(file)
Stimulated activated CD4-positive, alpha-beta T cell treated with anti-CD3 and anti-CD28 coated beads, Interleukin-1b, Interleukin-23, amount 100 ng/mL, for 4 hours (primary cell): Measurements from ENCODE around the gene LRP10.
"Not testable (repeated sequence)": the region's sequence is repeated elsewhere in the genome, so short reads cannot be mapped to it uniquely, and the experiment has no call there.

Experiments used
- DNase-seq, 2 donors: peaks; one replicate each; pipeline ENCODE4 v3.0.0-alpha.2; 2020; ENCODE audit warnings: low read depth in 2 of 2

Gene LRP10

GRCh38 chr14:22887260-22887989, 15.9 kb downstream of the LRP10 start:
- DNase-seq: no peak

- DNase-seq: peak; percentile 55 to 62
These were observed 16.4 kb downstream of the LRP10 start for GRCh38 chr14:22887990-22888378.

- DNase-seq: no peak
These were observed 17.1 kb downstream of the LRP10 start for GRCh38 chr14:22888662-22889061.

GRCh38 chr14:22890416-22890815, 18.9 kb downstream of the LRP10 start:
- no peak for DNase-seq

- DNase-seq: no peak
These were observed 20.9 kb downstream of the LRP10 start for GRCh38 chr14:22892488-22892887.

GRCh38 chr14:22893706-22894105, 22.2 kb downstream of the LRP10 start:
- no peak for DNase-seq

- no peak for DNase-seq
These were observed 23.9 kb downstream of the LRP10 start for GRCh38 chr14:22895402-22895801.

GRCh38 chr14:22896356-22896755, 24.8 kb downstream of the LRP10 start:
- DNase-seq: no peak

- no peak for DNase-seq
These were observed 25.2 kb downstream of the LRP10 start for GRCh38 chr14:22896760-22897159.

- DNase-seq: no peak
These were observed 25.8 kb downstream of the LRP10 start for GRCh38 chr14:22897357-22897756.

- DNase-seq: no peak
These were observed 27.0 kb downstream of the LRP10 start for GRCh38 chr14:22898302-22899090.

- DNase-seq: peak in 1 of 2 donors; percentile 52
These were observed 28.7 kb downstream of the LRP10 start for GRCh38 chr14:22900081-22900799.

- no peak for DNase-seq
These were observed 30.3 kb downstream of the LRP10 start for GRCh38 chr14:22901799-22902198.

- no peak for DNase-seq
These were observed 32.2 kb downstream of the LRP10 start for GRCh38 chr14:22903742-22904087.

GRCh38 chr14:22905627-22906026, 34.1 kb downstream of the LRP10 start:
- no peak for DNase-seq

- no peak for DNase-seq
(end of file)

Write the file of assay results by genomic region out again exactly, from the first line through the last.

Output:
Stimulated activated CD4-positive, alpha-beta T cell treated with anti-CD3 and anti-CD28 coated beads, Interleukin-1b, Interleukin-23, amount 100 ng/mL, for 4 hours (primary cell): Measurements from ENCODE around the gene LRP10.
"Not testable (repeated sequence)": the region's sequence is repeated elsewhere in the genome, so short reads cannot be mapped to it uniquely, and the experiment has no call there.

Experiments used
- DNase-seq, 2 donors: peaks; one replicate each; pipeline ENCODE4 v3.0.0-alpha.2; 2020; ENCODE audit warnings: low read depth in 2 of 2

Gene LRP10

GRCh38 chr14:22887260-22887989, 15.9 kb downstream of the LRP10 start:
- DNase-seq: no peak

- DNase-seq: peak; percentile 55 to 62
These were observed 16.4 kb downstream of the LRP10 start for GRCh38 chr14:22887990-22888378.

- DNase-seq: no peak
These were observed 17.1 kb downstream of the LRP10 start for GRCh38 chr14:22888662-22889061.

GRCh38 chr14:22890416-22890815, 18.9 kb downstream of the LRP10 start:
- no peak for DNase-seq

- DNase-seq: no peak
These were observed 20.9 kb downstream of the LRP10 start for GRCh38 chr14:22892488-22892887.

GRCh38 chr14:22893706-22894105, 22.2 kb downstream of the LRP10 start:
- no peak for DNase-seq

- no peak for DNase-seq
These were observed 23.9 kb downstream of the LRP10 start for GRCh38 chr14:22895402-22895801.

GRCh38 chr14:22896356-22896755, 24.8 kb downstream of the LRP10 start:
- DNase-seq: no peak

- no peak for DNase-seq
These were observed 25.2 kb downstream of the LRP10 start for GRCh38 chr14:22896760-22897159.

- DNase-seq: no peak
These were observed 25.8 kb downstream of the LRP10 start for GRCh38 chr14:22897357-22897756.

- DNase-seq: no peak
These were observed 27.0 kb downstream of the LRP10 start for GRCh38 chr14:22898302-22899090.

- DNase-seq: peak in 1 of 2 donors; percentile 52
These were observed 28.7 kb downstream of the LRP10 start for GRCh38 chr14:22900081-22900799.

- no peak for DNase-seq
These were observed 30.3 kb downstream of the LRP10 start for GRCh38 chr14:22901799-22902198.

- no peak for DNase-seq
These were observed 32.2 kb downstream of the LRP10 start for GRCh38 chr14:22903742-22904087.

GRCh38 chr14:22905627-22906026, 34.1 kb downstream of the LRP10 start:
- no peak for DNase-seq

- no peak for DNase-seq